I don’t know why the world should look like that when I take a photo. I know that because of how it looks it should change. And not because I have seen these tragedies, but because lots of people whom I photographed will never see anything again. And it doesn't have to be like that.
He came to Europe in 1991 and he was a witness of conflicts in the former Soviet Union. From Lithuania to Georgia, Chechnya. In 1996 he started his four-year-lasting work in Africa – Etiopia, Mozambique, Rwanda, The Republic of South Africa, Takoza, Uganda, Zair. Moreover he is the author of a large number of reportages on the conflict in Afganistan (2001-2002), war in Persian Gulf and war in former Jugoslavia. In 1996 he was nominated for the Pulizer prize for his photo of the masacre in Sarajevo. During the exhibition of his works of art in Lublin in 2003, for the question: with which of his photos he is the most emotionally related, he answered that with the one from Sarajevo. That was taken when he was nearly killed by a mortal bullet that exploded in a place he passed a few minutes before that. Furthermore, this photo caused NATO attacks on Serb positions what in result finished the war in Bosnia.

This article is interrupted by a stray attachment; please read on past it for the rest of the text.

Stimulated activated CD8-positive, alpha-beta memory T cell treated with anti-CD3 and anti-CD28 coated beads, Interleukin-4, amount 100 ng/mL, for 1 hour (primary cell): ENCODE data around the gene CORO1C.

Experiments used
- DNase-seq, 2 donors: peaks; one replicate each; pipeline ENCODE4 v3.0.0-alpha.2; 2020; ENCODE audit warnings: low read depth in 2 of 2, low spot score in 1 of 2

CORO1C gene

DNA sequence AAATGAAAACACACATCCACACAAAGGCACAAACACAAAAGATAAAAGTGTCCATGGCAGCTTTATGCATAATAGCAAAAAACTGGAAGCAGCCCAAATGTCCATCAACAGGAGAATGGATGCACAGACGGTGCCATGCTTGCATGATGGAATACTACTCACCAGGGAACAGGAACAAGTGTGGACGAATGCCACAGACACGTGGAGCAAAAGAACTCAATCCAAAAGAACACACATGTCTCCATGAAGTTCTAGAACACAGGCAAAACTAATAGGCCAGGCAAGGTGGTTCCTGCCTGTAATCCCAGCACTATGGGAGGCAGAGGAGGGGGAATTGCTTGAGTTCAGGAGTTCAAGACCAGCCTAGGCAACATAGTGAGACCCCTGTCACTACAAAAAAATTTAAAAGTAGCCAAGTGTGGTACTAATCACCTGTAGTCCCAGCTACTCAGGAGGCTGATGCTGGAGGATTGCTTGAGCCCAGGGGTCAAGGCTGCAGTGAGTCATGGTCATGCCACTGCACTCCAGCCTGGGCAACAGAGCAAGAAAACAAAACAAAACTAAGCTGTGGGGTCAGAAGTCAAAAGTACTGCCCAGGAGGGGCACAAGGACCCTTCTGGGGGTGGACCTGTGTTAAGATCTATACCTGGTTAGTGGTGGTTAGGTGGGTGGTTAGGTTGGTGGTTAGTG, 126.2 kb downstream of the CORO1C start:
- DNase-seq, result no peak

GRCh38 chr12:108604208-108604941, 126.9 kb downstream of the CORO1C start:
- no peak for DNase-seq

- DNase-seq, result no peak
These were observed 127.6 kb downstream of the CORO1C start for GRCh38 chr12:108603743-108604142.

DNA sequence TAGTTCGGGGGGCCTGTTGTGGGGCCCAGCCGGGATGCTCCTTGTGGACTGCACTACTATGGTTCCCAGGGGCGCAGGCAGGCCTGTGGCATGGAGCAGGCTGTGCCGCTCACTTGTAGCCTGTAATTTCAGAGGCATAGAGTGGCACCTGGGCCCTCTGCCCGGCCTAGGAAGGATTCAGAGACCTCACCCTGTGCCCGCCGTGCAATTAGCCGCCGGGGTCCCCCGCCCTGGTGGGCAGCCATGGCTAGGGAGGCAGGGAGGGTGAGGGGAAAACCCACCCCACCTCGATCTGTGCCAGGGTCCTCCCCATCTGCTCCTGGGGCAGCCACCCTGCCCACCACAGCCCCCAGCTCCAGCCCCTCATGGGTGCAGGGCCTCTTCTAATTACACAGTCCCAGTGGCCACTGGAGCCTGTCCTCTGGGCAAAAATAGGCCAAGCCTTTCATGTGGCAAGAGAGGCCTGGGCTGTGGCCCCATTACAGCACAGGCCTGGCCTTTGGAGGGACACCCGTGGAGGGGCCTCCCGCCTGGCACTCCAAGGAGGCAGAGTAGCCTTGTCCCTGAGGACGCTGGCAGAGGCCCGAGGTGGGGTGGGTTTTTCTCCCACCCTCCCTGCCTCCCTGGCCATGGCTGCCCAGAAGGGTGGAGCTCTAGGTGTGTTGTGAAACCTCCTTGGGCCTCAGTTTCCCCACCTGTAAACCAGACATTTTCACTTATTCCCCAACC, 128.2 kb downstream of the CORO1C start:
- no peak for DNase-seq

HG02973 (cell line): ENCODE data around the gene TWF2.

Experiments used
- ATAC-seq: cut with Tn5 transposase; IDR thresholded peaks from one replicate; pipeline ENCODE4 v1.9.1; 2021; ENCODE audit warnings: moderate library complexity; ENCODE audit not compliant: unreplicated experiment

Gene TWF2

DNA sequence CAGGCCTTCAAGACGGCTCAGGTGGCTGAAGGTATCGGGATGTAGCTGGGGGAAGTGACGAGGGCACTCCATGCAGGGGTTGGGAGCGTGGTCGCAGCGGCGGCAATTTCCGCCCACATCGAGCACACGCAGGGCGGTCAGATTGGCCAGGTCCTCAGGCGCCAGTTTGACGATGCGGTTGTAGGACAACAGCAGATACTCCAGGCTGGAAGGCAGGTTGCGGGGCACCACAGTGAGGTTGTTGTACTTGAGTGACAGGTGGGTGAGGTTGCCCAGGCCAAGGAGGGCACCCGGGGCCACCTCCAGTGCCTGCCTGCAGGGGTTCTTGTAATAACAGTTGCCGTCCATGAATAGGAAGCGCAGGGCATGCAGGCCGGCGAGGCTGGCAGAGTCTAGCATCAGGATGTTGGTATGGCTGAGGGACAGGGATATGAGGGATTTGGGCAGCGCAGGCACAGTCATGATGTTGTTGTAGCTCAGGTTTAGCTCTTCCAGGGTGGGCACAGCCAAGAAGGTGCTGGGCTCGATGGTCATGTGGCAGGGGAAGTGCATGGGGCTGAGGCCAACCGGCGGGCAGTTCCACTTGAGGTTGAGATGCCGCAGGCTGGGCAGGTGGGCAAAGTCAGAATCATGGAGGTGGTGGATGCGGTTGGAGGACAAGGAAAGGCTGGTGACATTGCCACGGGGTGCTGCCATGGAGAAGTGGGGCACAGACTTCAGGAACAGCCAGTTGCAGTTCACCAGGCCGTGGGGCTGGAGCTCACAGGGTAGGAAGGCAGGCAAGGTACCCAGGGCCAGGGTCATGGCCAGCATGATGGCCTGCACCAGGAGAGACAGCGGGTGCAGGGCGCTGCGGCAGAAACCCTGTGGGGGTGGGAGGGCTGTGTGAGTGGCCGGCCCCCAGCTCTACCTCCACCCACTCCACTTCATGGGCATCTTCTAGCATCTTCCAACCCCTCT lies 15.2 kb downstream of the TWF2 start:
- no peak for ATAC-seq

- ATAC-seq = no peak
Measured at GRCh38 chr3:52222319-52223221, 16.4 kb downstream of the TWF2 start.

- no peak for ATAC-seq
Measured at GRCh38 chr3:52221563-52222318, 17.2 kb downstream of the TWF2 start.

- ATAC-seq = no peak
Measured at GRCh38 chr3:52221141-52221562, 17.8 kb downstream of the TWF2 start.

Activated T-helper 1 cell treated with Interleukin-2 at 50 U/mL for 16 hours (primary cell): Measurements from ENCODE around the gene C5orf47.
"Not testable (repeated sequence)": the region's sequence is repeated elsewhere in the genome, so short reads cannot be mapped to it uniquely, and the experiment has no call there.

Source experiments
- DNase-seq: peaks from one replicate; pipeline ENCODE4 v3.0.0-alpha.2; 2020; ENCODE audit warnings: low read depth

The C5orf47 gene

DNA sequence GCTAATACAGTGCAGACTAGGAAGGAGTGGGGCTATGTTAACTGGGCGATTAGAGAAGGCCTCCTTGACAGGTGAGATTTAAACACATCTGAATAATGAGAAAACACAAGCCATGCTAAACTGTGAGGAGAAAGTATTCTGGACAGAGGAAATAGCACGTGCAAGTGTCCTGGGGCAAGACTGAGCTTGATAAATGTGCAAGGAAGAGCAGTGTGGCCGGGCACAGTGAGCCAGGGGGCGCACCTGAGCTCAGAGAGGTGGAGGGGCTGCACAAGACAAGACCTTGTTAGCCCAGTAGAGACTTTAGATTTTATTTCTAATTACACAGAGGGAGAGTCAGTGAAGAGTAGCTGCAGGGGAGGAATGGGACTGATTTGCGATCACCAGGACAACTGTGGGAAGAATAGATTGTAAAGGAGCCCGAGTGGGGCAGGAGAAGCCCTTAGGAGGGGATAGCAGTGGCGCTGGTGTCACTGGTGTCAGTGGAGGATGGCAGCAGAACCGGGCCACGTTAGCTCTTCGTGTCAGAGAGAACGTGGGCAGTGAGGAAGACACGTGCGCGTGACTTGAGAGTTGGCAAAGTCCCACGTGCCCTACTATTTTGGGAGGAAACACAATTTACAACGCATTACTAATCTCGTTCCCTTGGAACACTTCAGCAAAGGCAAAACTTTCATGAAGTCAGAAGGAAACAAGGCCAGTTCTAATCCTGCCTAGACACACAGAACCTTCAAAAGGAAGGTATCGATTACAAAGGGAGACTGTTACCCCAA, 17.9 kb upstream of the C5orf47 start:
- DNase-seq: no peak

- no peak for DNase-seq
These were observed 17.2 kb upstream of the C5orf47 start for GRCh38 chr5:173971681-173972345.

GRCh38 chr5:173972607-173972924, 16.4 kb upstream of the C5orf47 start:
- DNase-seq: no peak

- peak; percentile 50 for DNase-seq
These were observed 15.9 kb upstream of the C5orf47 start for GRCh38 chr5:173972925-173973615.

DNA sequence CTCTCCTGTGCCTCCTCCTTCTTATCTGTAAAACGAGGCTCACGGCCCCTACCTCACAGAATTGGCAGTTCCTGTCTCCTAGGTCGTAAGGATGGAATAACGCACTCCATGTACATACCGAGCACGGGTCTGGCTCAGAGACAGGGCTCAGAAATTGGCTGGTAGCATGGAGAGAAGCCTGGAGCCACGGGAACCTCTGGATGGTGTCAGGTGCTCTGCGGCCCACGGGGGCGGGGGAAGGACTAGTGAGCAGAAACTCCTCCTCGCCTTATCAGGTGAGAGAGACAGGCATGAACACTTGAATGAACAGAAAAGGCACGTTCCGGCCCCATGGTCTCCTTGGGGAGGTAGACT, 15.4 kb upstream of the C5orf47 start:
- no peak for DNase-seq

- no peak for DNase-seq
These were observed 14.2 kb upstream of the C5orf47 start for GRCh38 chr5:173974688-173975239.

I don't think that any man who has never experienced war and knows it only from television realizes how cruel and horrible it is in reality.
He has got an eye tattooed on his back, which is to save him from snipers’ bullets. Now he works for the Polish Reuters in Warsaw. He has seen most of the war conflicts in the world.